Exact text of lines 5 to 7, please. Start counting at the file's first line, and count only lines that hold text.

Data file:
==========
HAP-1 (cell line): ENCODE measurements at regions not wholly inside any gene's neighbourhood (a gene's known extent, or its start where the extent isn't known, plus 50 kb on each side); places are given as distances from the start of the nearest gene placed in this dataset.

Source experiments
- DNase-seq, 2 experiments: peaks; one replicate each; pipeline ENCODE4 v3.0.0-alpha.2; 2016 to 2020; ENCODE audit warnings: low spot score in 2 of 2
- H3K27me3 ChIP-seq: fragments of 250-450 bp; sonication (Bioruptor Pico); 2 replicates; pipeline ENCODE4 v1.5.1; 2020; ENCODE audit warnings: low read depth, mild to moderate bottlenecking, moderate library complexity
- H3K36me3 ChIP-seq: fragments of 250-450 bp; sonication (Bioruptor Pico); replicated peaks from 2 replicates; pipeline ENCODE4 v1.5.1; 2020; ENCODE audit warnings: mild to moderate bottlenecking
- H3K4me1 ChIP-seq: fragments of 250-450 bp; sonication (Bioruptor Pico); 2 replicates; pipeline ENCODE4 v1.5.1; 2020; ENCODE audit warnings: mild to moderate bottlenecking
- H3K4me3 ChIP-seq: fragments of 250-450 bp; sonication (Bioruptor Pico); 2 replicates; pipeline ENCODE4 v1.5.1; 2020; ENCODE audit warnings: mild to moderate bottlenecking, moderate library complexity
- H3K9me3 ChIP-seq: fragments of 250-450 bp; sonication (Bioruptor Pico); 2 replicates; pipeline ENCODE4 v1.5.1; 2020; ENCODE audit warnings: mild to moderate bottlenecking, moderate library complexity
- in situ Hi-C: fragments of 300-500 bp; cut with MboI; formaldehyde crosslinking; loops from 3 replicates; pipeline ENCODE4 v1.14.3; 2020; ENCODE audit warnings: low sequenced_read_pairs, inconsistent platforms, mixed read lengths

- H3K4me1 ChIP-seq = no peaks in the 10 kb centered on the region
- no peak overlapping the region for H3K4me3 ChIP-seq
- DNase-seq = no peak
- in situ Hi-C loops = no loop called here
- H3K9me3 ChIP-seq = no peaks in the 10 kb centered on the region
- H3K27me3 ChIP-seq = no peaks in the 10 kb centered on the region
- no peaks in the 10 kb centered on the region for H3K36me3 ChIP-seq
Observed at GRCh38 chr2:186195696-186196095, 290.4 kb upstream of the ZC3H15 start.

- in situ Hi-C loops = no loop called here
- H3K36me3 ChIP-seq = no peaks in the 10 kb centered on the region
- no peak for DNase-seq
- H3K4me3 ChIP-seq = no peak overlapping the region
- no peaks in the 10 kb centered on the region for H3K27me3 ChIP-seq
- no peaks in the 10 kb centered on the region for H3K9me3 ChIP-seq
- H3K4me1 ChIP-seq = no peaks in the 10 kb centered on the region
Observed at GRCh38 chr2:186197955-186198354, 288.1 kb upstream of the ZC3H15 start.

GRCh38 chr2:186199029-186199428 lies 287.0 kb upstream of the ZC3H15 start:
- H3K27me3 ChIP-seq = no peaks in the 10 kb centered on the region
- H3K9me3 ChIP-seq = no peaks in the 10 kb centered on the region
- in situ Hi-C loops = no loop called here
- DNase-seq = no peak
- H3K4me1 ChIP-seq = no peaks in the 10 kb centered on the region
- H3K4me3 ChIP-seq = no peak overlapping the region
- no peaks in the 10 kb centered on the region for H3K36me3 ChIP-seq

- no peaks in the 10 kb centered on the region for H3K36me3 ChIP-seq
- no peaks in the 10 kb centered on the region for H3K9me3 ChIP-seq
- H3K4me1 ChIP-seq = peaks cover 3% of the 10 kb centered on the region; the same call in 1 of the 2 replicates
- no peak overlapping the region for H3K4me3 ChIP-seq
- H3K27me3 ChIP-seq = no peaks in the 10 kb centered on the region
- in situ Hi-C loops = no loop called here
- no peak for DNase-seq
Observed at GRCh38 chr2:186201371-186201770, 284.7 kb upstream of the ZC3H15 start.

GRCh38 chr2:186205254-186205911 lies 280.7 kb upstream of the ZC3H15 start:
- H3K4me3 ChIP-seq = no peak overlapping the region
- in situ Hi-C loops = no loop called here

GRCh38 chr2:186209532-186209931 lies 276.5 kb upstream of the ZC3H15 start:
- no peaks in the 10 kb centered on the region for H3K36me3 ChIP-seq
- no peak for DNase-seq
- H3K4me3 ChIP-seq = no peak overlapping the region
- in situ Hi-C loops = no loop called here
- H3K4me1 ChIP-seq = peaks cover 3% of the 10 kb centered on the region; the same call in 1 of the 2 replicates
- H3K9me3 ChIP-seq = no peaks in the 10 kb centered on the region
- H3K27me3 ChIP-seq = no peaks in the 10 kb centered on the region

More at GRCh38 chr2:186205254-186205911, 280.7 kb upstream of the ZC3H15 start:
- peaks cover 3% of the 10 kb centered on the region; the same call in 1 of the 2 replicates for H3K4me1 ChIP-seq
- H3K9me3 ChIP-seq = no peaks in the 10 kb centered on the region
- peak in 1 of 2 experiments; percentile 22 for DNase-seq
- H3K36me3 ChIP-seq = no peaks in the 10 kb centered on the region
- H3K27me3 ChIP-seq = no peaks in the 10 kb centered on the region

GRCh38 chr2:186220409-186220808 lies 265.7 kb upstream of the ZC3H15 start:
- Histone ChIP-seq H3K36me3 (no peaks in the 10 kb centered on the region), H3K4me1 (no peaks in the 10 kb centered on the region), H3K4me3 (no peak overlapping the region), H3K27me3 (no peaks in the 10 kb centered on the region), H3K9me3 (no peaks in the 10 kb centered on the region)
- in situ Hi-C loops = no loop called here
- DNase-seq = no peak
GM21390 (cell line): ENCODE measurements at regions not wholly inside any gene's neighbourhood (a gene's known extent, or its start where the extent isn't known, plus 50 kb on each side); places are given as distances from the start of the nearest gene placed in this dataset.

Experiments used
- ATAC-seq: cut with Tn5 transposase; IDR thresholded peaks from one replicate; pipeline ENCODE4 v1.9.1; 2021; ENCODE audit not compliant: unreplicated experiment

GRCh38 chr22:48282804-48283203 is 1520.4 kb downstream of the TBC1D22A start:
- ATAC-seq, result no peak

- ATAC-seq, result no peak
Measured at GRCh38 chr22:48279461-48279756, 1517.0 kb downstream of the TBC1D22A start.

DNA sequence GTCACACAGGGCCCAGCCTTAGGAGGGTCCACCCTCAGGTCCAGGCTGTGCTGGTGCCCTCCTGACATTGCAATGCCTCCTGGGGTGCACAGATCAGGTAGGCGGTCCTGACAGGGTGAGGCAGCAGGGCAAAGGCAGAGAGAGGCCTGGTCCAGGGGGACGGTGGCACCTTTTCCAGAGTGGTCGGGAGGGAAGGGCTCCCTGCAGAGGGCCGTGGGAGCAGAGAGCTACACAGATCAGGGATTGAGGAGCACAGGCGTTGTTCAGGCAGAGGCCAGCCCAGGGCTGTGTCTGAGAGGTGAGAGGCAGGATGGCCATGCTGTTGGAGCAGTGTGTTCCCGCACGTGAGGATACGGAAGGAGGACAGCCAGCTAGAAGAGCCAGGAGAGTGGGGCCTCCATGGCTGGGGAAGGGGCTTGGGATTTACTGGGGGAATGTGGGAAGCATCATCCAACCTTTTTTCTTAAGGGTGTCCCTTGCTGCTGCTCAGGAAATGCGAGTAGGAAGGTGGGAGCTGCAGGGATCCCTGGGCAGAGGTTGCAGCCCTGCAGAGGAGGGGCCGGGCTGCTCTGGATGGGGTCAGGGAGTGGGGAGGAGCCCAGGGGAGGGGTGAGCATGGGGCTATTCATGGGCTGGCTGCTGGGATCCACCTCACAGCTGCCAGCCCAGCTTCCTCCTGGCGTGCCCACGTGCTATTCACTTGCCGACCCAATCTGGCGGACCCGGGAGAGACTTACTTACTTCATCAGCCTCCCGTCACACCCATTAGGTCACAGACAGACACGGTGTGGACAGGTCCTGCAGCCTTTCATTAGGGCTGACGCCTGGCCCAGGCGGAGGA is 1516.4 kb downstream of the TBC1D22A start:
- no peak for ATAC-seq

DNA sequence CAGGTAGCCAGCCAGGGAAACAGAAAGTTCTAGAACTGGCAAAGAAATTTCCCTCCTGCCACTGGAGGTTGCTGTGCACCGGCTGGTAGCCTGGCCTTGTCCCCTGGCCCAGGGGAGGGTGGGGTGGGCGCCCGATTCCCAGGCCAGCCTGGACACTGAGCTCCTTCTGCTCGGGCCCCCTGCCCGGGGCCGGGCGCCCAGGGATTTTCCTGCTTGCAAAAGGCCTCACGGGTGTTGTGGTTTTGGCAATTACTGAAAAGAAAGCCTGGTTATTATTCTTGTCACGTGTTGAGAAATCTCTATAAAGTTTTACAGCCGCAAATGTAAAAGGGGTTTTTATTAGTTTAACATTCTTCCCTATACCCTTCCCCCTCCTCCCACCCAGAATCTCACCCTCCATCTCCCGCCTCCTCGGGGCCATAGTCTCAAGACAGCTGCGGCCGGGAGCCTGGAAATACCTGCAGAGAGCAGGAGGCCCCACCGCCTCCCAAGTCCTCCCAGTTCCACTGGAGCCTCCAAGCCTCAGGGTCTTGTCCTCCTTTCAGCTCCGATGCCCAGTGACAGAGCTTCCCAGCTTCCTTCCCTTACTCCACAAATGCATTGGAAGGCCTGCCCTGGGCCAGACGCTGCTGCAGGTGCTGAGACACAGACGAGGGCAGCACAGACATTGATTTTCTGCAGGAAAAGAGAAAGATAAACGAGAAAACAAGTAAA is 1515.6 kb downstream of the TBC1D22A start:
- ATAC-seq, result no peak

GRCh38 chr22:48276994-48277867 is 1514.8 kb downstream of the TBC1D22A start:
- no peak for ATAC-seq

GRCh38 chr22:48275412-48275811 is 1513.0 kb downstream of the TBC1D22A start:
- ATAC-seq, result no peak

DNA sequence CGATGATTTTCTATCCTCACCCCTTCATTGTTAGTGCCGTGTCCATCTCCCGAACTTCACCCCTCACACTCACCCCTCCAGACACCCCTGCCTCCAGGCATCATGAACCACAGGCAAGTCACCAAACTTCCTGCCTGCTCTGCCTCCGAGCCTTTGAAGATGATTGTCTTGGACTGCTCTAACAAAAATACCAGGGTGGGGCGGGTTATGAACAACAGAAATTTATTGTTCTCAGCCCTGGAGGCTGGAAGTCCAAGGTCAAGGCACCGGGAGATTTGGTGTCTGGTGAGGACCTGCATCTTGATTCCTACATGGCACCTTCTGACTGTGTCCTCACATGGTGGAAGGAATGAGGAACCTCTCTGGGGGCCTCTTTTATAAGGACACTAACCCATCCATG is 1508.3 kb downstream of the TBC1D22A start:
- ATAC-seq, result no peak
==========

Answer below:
- H3K36me3 ChIP-seq: fragments of 250-450 bp; sonication (Bioruptor Pico); replicated peaks from 2 replicates; pipeline ENCODE4 v1.5.1; 2020; ENCODE audit warnings: mild to moderate bottlenecking
- H3K4me1 ChIP-seq: fragments of 250-450 bp; sonication (Bioruptor Pico); 2 replicates; pipeline ENCODE4 v1.5.1; 2020; ENCODE audit warnings: mild to moderate bottlenecking
- H3K4me3 ChIP-seq: fragments of 250-450 bp; sonication (Bioruptor Pico); 2 replicates; pipeline ENCODE4 v1.5.1; 2020; ENCODE audit warnings: mild to moderate bottlenecking, moderate library complexity